Helen Lewis at the New Statesman asked me what I thought of her liking GTA V. This is my answer. For the record, I worked on GTA IV, and I am a fan of the series, and my favourite one is Vice. I withhold any opinion on V as I haven’t played any of it yet. My opinion of the series has been compromised by my involvement in it and the colleagues I feel affectionate towards, so I talk in general terms about how I feel towards problematic games.
All art deserves an audience; that audience just doesn’t have to be everyone. Art’s worth is not measured by how big its audience is. It is measured by an audience’s response to it.
The internet was angry with me recently. In PC Gamer I wrote about how playing the beginning of a prototype build of Hotline Miami 2, in which there is a simulated rape, made me feel uncomfortable. There were no warnings that the game would have this content, though it had informed me that it was a hyperviolent game set in the 80s. I was prepared for 80s neon hyperviolence. I could have done with an indicator that I would lose control of my character and then my character would simulate raping a woman.
I suggested no deletion; I made no outcry. I simply informed my readers, many of whom may be women who have been raped (the figure is staggeringly high), that there might be a part in this piece of art that could make them uncomfortable or upset. Like a warning at the beginning of a film or on the front of a DVD cover.
That’s my job as a critic, to inform my readers, and to talk about art as if it matters. I warn them if there is something that might upset them, and I try not to tell them what they will or will not like. I tell them what I like and why. They can choose to trust my judgement or not.
Creators of art should be able to make art in a way that is an expression of who they are. Whether or not that is worthy is something that both critics and players of games have to decide through being involved in a critical conversation with the actual work. I don’t think acknowledging a game’s problems is annulling its worth, neither is buying the game an endorsement of its misogyny. We all have different tolerances. What we should be doing, however, (if we feel this way) is telling the makers of the game that we want something more interesting than the gross misogyny that happens to us every day in real life. These microaggressions do make life hard for us, and putting them in a game is not empowering or fun for me personally. Often game mechanics are about power differentials, and it’s so rare to have a woman character given any kind of release of power, made a conduit of the feeling of the letting go of a real-life shackle.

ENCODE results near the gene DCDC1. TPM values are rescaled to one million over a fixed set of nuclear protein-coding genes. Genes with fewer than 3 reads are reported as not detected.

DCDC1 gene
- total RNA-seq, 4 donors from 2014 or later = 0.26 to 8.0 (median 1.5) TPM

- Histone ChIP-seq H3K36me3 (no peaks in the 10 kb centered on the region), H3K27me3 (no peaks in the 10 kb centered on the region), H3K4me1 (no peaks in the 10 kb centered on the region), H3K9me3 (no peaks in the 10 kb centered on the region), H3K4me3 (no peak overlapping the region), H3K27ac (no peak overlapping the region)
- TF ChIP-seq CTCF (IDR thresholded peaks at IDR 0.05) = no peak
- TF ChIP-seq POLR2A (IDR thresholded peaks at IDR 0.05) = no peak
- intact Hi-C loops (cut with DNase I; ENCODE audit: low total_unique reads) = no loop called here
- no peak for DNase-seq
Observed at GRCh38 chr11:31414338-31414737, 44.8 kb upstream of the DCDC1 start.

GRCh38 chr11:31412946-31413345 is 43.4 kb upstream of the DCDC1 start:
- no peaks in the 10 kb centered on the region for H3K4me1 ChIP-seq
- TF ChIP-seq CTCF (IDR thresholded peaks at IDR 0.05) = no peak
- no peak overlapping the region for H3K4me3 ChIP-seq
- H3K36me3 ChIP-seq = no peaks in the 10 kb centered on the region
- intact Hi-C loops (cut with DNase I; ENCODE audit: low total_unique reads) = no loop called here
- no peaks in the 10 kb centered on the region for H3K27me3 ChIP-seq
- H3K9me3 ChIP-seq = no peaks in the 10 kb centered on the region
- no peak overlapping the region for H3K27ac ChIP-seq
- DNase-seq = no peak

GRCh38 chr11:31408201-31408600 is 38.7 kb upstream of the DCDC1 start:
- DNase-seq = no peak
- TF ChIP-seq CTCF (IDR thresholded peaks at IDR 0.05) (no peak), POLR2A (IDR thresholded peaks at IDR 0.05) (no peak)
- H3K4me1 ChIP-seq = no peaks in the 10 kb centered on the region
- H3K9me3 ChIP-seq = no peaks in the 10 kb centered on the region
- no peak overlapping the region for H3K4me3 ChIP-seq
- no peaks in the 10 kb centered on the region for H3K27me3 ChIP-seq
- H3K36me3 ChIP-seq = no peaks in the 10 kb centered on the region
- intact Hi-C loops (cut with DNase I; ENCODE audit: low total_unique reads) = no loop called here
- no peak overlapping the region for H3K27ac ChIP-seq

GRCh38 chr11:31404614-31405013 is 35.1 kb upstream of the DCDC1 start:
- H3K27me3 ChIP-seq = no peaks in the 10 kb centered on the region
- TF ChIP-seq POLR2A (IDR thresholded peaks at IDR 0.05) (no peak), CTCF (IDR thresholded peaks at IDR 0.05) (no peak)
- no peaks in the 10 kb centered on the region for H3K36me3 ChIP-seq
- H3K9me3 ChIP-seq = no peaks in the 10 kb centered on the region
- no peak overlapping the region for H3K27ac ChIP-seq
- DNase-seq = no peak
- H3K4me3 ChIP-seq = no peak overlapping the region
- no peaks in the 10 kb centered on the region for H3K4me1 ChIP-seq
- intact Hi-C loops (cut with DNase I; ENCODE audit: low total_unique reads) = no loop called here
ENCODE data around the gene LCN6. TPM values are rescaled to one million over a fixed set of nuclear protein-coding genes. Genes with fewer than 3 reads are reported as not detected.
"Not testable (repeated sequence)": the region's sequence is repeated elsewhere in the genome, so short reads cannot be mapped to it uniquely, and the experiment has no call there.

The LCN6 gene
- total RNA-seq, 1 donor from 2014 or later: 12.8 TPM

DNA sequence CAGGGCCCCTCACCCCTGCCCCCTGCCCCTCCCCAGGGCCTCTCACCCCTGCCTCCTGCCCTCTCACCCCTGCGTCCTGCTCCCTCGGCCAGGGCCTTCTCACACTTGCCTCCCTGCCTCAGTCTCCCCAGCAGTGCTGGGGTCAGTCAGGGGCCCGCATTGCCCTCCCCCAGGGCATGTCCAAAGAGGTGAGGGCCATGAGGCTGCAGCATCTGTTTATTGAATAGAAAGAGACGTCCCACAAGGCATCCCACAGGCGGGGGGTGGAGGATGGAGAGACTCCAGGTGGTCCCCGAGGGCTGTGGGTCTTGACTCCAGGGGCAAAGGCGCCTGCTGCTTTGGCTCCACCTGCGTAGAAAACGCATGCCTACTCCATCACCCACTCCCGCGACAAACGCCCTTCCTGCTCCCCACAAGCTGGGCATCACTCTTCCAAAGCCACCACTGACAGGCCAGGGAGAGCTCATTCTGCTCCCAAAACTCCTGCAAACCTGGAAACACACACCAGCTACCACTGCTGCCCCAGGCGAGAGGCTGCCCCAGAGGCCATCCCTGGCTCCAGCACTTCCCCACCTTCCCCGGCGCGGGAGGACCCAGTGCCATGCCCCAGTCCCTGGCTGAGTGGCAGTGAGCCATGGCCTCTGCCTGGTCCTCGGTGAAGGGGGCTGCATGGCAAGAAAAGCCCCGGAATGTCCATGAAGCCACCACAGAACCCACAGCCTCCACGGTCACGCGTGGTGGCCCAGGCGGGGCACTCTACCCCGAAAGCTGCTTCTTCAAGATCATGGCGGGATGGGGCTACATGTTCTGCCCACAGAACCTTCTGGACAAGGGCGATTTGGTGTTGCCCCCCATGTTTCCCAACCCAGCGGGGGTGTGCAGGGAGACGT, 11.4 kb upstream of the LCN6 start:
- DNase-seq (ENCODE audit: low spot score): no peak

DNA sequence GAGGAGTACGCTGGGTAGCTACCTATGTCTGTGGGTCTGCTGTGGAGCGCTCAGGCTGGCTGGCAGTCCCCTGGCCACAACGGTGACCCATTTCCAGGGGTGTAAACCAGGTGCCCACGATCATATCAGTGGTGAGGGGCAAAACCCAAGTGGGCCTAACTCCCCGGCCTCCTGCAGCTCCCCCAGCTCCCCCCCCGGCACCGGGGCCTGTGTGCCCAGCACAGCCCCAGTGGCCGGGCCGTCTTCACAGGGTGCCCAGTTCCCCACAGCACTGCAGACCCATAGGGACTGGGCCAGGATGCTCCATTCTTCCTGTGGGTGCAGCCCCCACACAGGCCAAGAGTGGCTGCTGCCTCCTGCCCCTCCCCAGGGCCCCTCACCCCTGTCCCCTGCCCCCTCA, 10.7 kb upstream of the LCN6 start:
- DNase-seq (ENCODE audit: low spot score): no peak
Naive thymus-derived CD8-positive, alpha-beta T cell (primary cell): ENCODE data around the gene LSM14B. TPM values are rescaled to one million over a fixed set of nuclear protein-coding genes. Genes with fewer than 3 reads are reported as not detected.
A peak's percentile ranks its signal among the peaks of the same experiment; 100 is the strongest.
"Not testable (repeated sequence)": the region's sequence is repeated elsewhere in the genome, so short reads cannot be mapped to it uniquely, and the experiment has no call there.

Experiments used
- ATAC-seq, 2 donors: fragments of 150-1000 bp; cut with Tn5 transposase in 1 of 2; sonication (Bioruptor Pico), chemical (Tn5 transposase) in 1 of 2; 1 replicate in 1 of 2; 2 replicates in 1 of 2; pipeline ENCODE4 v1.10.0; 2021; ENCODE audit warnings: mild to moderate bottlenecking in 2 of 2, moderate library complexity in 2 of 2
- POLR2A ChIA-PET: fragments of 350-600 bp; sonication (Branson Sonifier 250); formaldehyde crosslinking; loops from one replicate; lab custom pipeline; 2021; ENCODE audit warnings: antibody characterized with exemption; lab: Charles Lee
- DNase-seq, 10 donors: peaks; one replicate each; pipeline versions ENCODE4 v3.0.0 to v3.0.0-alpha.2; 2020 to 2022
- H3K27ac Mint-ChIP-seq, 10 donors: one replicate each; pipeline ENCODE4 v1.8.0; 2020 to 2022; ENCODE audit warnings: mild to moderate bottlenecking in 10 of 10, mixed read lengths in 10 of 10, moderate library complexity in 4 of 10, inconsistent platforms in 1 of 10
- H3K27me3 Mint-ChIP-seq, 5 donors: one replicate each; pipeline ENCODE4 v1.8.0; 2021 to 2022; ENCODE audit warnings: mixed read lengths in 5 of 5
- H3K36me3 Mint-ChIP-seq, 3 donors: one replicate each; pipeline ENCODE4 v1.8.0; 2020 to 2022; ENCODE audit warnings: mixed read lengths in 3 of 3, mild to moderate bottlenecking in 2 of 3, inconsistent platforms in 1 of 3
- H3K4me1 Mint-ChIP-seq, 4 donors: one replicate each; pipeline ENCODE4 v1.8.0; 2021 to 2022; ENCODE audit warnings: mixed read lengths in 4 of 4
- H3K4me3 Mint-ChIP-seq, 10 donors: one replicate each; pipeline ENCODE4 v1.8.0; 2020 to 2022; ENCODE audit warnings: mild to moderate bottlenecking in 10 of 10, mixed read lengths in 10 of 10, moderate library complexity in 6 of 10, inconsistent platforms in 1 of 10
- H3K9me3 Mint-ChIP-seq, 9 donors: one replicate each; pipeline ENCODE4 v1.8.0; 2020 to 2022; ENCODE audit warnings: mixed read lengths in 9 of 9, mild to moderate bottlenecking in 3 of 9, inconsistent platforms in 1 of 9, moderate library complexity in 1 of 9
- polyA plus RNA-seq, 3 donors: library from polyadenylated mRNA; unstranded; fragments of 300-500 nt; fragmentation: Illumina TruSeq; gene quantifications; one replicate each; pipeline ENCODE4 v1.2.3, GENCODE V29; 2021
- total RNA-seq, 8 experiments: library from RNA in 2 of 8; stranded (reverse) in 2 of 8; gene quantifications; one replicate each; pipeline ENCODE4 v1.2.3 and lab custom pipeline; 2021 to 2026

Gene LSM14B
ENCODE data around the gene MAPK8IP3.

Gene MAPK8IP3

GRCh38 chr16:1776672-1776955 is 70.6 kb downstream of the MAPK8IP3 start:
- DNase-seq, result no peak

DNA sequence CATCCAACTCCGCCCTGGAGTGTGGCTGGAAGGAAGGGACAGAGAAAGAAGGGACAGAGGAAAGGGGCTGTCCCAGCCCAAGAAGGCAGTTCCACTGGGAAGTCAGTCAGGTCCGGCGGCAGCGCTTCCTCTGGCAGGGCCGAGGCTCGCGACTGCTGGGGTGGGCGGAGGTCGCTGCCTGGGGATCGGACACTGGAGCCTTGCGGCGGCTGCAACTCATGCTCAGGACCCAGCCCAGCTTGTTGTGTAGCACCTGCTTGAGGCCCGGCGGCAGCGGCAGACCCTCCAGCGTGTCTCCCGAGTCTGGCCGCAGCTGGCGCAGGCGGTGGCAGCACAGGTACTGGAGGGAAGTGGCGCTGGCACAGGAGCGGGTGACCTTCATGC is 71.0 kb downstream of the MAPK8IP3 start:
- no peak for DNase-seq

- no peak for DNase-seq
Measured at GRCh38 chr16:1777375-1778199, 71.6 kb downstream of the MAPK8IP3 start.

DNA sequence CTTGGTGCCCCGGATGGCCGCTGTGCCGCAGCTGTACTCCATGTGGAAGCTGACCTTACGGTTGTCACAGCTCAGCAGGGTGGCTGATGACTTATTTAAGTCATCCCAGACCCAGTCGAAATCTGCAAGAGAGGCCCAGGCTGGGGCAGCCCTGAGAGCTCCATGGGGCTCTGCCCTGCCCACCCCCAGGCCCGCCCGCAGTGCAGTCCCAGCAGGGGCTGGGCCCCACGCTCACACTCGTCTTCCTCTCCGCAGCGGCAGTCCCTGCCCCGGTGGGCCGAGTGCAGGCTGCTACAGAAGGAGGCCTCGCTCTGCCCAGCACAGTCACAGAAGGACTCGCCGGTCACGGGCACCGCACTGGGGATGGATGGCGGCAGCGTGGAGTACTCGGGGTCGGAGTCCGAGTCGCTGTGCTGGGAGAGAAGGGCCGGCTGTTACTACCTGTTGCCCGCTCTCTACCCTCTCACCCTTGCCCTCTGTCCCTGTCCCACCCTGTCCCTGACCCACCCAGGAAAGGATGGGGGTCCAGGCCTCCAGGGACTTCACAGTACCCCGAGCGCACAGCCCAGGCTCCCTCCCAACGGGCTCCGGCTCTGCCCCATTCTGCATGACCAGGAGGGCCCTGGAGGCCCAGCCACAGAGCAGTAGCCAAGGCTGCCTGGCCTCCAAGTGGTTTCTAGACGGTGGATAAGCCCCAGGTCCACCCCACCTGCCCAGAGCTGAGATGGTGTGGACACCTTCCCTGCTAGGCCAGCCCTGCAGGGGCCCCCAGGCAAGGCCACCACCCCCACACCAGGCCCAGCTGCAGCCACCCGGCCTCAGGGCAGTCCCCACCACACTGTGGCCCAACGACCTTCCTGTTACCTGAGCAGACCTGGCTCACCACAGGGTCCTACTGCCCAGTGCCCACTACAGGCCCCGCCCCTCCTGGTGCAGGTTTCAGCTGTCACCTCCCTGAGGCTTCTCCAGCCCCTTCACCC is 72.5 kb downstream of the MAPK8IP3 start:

If it is about money, if it is about commercialism, then the art should strive to please us in as many ways as it can. If AAA game creators are really smart, they will try to make their work more appealing to 50% of the game-buying public, women, which has loudly, if not repeatedly, made its voice heard in the past year. And it will continue to do so if games continue to ignore them.